Law students are taught to think of title to real estate as a bundle of sticks that can be conveyed to others, with each stick representing one of the many ownership rights to the real estate. For example, one stick might represent mineral interests and allow someone to drill on the land for oil and gas; another stick might stand for an access easement granting the right to build a road across the land, while yet another could represent a lien that permits someone to fore- close on the land to pay a debt.

One of the most important tasks in buying land is to “find who has the sticks.” Does the seller have them all? If not, who? The  only way to  know  is  to  trace  the  title  back through  the  decades  and  even  centuries  and  follow  the branches as the “sticks” are conveyed or taken. But that takes lots of time (and money). Instead of tracing the chain of title themselves, buyers typically buy title insurance to insure that the buyer is getting good title. The title insurance company will research the title and issue a title insurance commitment. “Schedule B” of the commitment will list the “sticks” that the seller does not have. Each of the items listed on Schedule B will become exceptions to the coverage under the insurance policy.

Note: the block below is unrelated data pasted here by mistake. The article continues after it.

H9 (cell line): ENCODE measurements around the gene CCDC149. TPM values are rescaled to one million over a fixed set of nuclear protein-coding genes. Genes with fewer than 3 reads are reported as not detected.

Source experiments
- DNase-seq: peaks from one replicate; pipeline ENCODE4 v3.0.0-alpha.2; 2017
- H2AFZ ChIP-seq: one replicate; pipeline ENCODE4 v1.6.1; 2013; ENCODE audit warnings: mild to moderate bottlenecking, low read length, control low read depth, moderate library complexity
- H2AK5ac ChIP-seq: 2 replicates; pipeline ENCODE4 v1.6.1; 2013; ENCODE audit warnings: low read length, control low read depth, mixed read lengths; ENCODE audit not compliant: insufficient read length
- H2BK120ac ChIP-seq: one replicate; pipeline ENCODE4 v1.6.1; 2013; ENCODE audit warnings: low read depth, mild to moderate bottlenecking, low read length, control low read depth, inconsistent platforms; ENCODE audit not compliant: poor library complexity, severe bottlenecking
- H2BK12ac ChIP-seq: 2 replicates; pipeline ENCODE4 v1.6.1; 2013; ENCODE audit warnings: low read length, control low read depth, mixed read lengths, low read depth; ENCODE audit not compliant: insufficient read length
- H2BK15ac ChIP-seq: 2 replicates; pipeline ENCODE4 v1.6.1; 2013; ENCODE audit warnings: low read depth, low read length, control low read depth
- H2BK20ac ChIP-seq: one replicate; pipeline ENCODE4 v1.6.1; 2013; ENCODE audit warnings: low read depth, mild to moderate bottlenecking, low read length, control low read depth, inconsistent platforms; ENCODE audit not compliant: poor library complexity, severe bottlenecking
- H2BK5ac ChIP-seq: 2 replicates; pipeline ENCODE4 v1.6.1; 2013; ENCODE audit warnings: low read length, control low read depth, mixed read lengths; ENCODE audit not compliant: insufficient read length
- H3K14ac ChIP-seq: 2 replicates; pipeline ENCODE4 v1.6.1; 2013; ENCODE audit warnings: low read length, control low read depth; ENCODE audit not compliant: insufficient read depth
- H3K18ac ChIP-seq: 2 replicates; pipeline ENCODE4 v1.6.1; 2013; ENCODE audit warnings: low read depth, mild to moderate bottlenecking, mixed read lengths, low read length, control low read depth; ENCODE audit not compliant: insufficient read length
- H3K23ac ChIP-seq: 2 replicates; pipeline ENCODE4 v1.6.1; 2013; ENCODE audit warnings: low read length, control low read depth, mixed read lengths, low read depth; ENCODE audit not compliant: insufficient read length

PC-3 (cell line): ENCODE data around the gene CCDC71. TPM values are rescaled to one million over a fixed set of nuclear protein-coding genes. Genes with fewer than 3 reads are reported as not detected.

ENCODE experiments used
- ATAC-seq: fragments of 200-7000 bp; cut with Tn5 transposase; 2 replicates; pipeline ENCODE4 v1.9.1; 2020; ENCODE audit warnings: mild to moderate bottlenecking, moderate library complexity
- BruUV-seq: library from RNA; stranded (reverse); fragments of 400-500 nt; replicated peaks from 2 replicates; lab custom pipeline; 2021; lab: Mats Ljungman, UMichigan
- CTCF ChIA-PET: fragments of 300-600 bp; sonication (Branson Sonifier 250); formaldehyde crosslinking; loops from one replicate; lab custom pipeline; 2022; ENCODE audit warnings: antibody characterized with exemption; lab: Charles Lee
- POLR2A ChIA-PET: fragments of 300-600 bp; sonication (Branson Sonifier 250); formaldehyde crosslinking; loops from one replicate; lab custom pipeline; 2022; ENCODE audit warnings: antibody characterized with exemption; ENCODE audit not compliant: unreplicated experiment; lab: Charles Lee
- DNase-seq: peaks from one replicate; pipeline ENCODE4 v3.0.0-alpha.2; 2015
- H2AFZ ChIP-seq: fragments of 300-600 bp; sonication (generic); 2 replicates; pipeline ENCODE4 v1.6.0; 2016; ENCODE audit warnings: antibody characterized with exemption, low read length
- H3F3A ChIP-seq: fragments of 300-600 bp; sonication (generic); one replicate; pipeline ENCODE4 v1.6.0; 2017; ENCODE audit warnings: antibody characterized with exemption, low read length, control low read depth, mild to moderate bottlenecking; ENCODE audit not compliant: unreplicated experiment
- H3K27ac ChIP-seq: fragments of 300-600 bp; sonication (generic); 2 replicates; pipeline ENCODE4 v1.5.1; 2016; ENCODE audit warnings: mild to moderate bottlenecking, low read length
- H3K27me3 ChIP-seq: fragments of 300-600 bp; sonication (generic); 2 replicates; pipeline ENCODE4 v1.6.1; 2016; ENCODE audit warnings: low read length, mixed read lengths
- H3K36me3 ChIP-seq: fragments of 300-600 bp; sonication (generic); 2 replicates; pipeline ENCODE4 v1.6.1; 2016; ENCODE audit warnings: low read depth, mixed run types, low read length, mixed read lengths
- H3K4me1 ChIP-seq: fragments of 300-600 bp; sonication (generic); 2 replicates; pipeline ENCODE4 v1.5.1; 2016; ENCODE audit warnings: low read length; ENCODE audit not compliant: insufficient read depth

It is then up to the buyer to investigate the “sticks” listed on Schedule B, decide if these title defects are acceptable, and determine if there is anything that can be done to mitigate the effects of not having these sticks. The buyer’s investigation should include locating items that can be located on the survey, such as easements, reading and analyzing the effect of the documents that create the title defect, considering available endorsements to the title insurance policy to insure around the risks created by the title defects, and considering ways to get the sticks back, such as releases or amendments to the document creating the title defect.